Washington’s multi-billion dollar support for Ukraine and willingness to gradually send more and more sophisticated weapons systems have played a critical role in sustained resistance to the Russian invasion. But there are increasing doubts over the willingness of the Republican-controlled House to maintain the same level of support, with some pro-Donald Trump members arguing that Zelensky should be forced to discuss peace terms with Moscow.

Given Democratic support for the war, there do seem to be sufficient votes to get a high level of funding through the House, though Washington is at risk of grinding to a halt in a government shutdown in the fall and winter amid pitched clashes over spending that could slow Ukraine aid.

Senate Minority Leader Mitch McConnell insisted Wednesday that continued US backing for Ukraine was vital, especially since it would send a message of resolve to another US adversary, Chinese President Xi Jinping. “There are some in both parties arguing that this is not significant for us, what’s going on in Europe,” McConnell said at Fort Knox. “That’s not my view, it’s not the majority view of Republicans in the Senate and Democrats as well,” the Kentucky Republican said.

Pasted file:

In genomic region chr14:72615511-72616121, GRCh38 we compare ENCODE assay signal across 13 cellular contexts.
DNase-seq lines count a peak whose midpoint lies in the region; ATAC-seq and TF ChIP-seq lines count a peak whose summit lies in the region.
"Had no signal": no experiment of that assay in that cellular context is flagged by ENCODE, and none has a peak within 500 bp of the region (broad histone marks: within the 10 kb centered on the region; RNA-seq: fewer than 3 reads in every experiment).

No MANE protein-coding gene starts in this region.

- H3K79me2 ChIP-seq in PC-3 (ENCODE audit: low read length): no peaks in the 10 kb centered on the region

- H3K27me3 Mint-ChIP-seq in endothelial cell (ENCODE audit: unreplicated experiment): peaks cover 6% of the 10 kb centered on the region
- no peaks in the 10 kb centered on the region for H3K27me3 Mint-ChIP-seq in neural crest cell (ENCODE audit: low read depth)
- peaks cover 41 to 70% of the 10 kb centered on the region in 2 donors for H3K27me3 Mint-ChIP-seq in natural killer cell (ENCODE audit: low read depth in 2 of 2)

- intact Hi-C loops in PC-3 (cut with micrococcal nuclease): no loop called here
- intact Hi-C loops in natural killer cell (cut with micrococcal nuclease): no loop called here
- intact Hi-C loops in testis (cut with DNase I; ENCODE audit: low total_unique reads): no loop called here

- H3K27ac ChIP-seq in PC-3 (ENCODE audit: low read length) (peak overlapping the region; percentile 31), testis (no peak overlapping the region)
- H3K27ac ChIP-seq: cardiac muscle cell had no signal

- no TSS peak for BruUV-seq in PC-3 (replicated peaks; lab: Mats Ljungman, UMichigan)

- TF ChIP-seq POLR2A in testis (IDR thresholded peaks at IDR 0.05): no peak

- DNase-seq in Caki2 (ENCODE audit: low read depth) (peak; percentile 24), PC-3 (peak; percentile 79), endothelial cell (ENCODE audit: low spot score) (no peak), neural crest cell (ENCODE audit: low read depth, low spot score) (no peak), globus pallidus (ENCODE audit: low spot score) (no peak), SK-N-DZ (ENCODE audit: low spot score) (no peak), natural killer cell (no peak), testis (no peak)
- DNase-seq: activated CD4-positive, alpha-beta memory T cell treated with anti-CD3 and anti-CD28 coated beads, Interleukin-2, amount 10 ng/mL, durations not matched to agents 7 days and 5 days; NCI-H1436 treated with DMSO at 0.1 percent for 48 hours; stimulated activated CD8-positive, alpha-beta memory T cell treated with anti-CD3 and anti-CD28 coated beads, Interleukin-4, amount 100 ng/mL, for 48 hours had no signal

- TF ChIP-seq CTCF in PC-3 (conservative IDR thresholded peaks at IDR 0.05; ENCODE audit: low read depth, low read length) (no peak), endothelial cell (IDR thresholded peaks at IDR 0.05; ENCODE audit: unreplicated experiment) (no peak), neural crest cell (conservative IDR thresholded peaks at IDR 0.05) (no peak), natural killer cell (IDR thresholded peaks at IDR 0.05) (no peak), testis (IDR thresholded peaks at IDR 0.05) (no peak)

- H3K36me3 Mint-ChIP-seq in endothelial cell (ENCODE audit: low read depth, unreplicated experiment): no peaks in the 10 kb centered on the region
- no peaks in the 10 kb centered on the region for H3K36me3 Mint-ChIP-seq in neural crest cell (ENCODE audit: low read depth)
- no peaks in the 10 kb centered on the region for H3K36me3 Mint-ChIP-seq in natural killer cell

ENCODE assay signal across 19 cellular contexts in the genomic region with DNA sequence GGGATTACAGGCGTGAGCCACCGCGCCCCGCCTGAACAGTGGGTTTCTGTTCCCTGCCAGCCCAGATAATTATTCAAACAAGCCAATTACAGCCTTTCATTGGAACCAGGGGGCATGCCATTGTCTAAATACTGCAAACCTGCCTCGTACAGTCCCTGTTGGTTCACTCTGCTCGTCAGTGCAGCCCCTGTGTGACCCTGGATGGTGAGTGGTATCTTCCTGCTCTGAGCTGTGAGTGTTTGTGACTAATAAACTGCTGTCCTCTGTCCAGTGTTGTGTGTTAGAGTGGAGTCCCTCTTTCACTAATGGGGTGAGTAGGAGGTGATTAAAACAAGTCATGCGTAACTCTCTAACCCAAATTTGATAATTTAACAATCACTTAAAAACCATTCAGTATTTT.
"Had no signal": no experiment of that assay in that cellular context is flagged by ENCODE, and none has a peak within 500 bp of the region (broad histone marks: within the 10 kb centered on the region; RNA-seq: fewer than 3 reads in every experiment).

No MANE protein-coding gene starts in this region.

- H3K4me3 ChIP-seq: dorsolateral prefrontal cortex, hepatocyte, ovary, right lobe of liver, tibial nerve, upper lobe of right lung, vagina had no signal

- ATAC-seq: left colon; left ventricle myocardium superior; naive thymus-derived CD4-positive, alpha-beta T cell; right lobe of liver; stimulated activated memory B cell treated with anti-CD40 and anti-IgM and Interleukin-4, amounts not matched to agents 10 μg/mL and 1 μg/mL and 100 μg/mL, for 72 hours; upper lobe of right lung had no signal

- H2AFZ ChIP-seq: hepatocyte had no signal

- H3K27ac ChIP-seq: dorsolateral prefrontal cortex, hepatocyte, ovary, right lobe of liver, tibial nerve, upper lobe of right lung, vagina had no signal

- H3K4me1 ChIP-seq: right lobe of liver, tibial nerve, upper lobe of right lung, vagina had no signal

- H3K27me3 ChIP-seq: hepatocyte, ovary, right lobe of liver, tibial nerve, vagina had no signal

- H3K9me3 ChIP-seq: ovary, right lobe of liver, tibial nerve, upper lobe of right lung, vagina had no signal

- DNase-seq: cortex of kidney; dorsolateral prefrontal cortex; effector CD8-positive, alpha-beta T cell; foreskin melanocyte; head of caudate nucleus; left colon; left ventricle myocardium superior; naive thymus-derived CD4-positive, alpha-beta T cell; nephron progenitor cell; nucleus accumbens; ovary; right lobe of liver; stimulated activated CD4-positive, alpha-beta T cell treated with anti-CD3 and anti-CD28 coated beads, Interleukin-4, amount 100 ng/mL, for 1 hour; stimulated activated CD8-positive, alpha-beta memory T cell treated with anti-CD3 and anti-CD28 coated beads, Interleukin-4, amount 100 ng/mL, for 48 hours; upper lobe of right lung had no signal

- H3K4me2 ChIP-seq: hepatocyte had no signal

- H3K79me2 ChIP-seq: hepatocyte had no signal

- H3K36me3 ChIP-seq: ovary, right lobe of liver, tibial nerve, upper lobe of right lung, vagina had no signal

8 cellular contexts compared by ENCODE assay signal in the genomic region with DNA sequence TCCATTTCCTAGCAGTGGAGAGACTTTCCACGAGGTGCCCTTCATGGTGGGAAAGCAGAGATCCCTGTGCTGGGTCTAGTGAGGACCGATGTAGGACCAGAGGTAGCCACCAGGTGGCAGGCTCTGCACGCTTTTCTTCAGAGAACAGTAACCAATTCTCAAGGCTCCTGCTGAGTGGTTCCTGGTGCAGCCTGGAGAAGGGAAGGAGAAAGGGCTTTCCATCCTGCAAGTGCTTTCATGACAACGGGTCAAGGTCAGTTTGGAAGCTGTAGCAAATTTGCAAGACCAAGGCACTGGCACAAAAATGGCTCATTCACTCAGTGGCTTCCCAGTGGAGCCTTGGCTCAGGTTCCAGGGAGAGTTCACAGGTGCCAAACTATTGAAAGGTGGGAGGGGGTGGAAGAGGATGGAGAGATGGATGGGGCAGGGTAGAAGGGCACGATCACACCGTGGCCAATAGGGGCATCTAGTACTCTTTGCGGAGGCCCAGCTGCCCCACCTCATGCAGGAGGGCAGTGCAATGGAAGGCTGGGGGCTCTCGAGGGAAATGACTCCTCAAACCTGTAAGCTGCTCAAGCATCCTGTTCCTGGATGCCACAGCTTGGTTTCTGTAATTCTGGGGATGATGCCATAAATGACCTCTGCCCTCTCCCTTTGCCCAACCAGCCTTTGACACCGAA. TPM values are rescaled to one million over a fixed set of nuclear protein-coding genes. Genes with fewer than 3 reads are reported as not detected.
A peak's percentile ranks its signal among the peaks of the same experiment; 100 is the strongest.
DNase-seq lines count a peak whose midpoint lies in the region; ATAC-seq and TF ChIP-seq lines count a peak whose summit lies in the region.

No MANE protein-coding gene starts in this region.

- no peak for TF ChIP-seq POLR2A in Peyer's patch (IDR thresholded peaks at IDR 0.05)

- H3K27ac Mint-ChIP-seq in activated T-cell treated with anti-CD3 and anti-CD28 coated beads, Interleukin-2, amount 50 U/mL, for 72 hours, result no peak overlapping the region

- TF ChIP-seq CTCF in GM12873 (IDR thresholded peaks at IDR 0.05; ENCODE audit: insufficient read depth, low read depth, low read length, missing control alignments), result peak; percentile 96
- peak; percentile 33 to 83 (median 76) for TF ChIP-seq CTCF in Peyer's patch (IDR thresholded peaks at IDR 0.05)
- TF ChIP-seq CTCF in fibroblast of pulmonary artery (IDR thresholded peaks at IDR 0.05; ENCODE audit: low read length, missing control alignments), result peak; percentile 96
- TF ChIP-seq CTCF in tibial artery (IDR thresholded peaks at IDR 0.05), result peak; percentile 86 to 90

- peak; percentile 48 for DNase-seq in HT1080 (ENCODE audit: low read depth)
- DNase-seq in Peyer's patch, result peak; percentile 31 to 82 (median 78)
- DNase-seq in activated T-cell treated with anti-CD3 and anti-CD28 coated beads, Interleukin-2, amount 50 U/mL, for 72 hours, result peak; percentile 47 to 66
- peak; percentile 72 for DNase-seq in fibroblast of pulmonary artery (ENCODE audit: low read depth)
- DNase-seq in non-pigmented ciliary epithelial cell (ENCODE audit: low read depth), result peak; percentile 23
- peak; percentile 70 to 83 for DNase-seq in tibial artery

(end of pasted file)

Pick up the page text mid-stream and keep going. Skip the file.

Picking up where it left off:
McConnell is a throwback to a more traditional, internationalist brand of Republicanism and rejects the “America First” approach of Trump. The ex-president has vowed to end the war within 24 hours if he wins a new White House term in 2024, a likely sign he would seek to do so on terms favorable to Putin, whom he constantly flattered during his administration.

Zelensky knows that Washington’s backing – from arms and equipment, to the diplomatic direction Biden brings to the West – will help dictate Ukraine’s fate. In an emotional moment in his interview with Burnett, he called on Biden to welcome his country into NATO.

And he warned: “Without the US’s help, it will become a frozen conflict. With the US’s help, we will reoccupy our territory.”